How far you hit your driver in golf is a function of two simple things: swing speed and quality of contact. You can always improve the quality of contact, but there’s a clear ceiling in how fast you can swing your driver. That ceiling is a combination of your physical ability as a golfer but also the driver you’re swinging.
For a lot of golfers, they think that by moving into a lighter driver shaft they’ll be able to automatically pick up swing speed and clubhead speed, leading to longer drives. After all, shouldn’t a golfer be able to see an almost direct correlation between having something lighter in total weight to swing and getting more speed?
PGA Tour winner Chris Stroud has seen this for himself in testing drivers. In this Secret Golf video, Stroud explains to Steve Elkington how he tested driver shafts to see for himself the effect of weight in a driver shaft.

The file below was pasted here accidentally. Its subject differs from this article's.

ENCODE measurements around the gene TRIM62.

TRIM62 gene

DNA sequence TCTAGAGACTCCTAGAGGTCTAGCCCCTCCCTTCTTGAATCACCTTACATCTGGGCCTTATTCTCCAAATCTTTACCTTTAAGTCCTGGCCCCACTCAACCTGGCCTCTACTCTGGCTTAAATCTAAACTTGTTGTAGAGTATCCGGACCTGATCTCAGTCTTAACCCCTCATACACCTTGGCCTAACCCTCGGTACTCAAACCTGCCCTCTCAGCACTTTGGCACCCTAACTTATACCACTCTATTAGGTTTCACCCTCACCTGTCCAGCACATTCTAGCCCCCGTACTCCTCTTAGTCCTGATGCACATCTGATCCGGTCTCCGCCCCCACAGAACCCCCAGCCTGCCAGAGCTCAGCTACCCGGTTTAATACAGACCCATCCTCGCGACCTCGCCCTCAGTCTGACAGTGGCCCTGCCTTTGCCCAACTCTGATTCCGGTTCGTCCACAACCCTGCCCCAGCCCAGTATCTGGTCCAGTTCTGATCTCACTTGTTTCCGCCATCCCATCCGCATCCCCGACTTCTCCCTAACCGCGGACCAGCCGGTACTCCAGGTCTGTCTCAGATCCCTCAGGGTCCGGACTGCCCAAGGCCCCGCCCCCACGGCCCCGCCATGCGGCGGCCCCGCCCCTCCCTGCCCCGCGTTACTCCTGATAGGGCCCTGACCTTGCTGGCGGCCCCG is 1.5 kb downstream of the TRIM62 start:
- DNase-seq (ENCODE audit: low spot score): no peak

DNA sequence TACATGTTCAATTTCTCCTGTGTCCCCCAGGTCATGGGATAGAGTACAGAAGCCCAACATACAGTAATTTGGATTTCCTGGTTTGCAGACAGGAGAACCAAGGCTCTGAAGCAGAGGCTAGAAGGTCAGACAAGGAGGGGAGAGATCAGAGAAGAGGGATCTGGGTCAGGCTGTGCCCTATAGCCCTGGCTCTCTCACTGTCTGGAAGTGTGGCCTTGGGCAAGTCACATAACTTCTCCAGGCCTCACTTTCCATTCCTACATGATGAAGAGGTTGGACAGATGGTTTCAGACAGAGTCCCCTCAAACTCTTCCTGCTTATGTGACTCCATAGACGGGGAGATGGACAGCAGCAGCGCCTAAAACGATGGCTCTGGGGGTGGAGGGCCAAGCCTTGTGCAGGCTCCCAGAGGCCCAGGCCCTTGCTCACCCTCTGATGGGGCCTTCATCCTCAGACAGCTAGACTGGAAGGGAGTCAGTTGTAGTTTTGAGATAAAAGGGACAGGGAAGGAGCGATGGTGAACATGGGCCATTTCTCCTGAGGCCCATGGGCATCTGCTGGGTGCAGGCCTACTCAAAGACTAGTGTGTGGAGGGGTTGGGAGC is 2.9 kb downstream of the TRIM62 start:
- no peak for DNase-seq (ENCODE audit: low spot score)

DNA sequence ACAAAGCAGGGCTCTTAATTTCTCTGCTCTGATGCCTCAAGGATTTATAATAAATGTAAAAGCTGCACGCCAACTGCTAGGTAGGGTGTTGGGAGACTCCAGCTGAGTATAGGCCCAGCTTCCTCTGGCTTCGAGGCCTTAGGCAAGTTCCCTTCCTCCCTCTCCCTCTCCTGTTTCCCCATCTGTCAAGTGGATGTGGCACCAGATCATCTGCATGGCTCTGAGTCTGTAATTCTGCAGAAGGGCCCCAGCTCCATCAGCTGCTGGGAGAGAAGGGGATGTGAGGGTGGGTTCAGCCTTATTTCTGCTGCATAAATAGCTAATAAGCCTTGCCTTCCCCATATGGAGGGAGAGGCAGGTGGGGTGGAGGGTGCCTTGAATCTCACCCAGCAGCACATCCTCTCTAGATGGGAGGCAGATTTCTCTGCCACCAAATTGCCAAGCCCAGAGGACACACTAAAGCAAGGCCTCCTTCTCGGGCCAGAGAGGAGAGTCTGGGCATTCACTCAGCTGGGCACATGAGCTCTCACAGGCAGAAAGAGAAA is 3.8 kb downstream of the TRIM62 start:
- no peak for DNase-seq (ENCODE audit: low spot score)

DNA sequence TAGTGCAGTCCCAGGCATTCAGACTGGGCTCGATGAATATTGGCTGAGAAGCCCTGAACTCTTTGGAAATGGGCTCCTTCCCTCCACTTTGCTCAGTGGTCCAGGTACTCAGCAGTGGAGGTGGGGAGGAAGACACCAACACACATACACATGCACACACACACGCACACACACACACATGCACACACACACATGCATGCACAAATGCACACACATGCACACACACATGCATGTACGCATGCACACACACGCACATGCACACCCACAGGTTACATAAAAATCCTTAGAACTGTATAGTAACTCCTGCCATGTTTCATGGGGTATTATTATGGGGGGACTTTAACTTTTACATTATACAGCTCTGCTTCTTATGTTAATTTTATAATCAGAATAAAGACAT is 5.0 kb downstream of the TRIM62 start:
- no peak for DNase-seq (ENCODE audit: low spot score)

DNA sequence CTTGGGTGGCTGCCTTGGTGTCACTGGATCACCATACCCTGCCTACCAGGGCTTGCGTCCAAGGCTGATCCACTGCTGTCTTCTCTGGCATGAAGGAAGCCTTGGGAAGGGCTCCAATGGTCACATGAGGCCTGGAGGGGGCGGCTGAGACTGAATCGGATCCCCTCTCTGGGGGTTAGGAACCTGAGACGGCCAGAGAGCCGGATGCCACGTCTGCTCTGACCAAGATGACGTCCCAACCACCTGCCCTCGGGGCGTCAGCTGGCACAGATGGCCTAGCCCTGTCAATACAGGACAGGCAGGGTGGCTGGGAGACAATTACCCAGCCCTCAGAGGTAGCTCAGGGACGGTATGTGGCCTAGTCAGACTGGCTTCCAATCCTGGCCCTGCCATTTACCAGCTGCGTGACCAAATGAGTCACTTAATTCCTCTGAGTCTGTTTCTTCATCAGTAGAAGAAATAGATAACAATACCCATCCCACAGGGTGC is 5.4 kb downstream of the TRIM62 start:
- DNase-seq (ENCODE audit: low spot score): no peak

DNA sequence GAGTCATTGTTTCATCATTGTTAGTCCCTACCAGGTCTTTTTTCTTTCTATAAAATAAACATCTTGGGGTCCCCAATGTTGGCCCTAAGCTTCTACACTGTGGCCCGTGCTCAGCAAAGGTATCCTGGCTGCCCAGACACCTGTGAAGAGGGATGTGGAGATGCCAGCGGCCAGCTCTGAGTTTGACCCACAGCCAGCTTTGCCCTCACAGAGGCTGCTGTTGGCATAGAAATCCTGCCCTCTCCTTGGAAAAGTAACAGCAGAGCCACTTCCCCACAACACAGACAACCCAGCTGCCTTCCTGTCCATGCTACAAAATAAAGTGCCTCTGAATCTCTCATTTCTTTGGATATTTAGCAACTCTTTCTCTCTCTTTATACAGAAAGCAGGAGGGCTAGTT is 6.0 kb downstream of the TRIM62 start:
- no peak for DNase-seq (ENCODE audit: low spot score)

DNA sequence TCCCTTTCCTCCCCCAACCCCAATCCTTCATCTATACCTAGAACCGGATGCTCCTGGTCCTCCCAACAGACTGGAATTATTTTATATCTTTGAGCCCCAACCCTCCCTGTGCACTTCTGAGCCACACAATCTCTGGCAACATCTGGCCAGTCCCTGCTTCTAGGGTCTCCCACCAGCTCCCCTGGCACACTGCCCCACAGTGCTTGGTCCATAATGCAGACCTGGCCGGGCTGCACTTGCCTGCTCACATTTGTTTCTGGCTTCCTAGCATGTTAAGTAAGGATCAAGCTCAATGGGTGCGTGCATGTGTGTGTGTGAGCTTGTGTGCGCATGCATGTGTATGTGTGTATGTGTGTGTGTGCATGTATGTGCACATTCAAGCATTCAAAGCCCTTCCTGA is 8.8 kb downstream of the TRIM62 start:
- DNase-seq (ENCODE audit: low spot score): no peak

Stroud said he went to a California facility and tested driver shafts on every part of the weight scale, from the range of 30-35 grams all the way up to some of the heaviest driver shafts in the 100-gram range. What Stroud found was something you’ll likely find as well in a driver fitting: A lighter driver shaft does not necessarily mean a faster swing speed compared to a heavier shaft.
Stroud, who led the PGA Tour in smash factor (a ratio of ball speed to swing speed which cannot be greater than 1.52) for two seasons, said he realized the 70-gram driver shaft allowed him to maximize his swing speed. He didn’t swing as fast going lighter.
Of course, shaft flex plays a part in this but, generally speaking, shaft flex is derived from weight.
Your ideal driver shaft weight will not be the same as that of a PGA Tour winner, and it might not even be the same with people of your same build, age, swing speed or ability. That’s why it’s key to finding the right shaft for your game.